Can One Accidentally Practice EDC?

Though there seems to be widespread acknowledgement of the everyday carry discipline, there are still plenty of individuals who are unaware of the mindset.

Despite this, nearly everyone carries an assortment of things on their person.

This raises the question: "Can someone be unknowingly 'everyday carrying'?"

The snob in me wants to emphatically say, "No, everyday carry is only a conscious mindset."  That's probably the same part of me that spends months researching gear before pulling the trigger on my debit card and ponders the merits of tip-up vs. tip-down carry.

Practically, though, I'm not sure that's the case.  If we suppose that everyday carry is simply the attempt to preemptively solve problems then having anything - sunglasses, a tube of lipstick, tissues - is practicing the discipline.  Though more casual than some of us, it's still a viable approach.

Certainly, those casual EDCers among us could benefit from a bit of contemplation and refinement but at least they're in the right vein.  More people carrying things that they may need means fewer people asking to borrow my flashlight, knife, or pen, and that's just fine.


You Don't Need That Many Knives

I mentioned the idea a while back that "you don't need that many knives."

I wanted to elaborate a bit...

The underlying theory of the everyday carry discipline, at least as far as I can manage to define it, is the belief that having a selection of tools on one's person is more beneficial than not.  The ability to solve a variety of problems with the things in your pockets being the primary rationale.  Naturally, it is impossible, or at least impractical, to carry tools to solve every problem that might arise.  As such, tools which have a broad usefulness are often selected over those of a more specific purpose.  For this reason, we often see knives, multi-tools, flashlights, pen and paper, and other such things of exceptionally broad utility.  These items can be employed in a wide variety of ways to solve a wide variety of problems.

Importantly, an EDC kit also reflects the problems one believes may be encountered on any given day.  It is in that individual thread that we see a variety of items of specific utility; a bicycle commuter may carry a patch kit, a photographer may have a lens pen, someone with severe allergies would carry an EpiPen, and so on and so forth.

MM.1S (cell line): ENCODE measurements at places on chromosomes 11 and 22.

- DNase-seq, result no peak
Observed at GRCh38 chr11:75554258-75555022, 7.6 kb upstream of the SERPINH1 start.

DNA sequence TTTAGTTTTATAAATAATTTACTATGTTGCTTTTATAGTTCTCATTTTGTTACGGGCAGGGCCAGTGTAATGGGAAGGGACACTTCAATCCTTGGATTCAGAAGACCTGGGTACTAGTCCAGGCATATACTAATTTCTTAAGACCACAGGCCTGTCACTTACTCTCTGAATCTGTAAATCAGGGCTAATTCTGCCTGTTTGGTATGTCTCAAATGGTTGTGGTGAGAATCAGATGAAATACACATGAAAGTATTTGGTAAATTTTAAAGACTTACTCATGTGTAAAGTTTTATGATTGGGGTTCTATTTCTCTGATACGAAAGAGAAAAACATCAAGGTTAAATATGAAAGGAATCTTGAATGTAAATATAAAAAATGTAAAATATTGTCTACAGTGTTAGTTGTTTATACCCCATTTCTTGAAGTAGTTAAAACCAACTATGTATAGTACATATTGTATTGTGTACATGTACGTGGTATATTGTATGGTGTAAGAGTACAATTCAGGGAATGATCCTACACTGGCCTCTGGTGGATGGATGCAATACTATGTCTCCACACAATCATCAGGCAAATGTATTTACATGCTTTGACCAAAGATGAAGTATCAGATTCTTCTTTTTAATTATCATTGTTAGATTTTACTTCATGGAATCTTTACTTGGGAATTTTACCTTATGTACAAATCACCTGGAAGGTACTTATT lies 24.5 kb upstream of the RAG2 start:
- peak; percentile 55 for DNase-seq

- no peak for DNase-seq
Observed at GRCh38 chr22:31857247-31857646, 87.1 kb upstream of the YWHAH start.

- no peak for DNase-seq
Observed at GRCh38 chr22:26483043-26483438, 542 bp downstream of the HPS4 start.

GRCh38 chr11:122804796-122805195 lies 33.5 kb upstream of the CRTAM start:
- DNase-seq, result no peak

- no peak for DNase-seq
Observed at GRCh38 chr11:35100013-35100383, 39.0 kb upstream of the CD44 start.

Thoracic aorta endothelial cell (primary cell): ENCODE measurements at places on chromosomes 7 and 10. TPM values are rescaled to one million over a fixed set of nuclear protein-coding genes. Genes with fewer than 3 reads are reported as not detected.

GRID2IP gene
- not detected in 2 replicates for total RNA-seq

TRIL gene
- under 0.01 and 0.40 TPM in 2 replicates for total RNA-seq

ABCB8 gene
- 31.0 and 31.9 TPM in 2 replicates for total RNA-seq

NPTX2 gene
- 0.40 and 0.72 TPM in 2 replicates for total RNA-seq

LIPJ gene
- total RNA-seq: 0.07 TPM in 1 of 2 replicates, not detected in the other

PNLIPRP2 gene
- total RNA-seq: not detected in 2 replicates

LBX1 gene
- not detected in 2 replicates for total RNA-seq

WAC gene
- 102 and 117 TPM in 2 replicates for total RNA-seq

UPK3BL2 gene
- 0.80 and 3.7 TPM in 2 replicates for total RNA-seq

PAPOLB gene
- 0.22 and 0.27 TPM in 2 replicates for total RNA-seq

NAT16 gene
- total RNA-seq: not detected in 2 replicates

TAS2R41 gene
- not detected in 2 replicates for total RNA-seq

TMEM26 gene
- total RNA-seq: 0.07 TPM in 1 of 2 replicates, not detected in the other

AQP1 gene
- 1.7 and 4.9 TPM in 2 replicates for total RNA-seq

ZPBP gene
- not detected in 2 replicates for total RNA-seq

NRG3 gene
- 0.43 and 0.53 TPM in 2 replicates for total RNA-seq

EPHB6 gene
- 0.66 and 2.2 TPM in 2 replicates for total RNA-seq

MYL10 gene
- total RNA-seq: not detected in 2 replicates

That said, one of the most prevalent items found in everyday carry kits is a knife.  Manifest in many different forms, ranging from keychain sized Swiss Army Knives to fixed blades with everything in between, knives play an incredibly important part in the EDC discipline.

Taking my data merely from the variety of pocket dump posts in various corners of the internet, I have come to the conclusion, as previously mentioned, that there are some people who carry too many knives absent a discernible purpose.  They have taken "two is one and one is none" to an unrecognizable extreme.  Multiple full-size folders in the same pair of pants as a Swiss Army Knife and a multi-tool.  It's absurd!

Why?  Diminishing return.  A concept suggesting that with each additional unit the utility derived from that unit diminishes; additionally, the utility of all units decreases.  Applied here, the utility of a knife is high.  That single blade can be used for a great number of things to solve a great number of problems.  A second blade is not as useful as the first.  Now the two knives are both slightly less useful.  One will be used, at most, 50% of the time.  The same follows for all subsequent knives; they each become slightly more useless as additional knives are carried.

Furthermore, minimalism is paramount.  Too many are infected by the disease of too much stuff.  Yes, gear is cool but bulky pockets are not.

In most instances carrying more than one knife is simply unnecessary.



Keeping myself honest.  I'll be putting my nose to the proverbial grindstone to craft more and better content in the near future...

I've been carrying a Spyderco PM2, a Nitecore EX11.2, a Field Notes Expedition series notebook, a rOtring 600 ballpoint, CountyComm's full-size Pilot Watch, and my hand-crafted steel wallet contraption.

It works.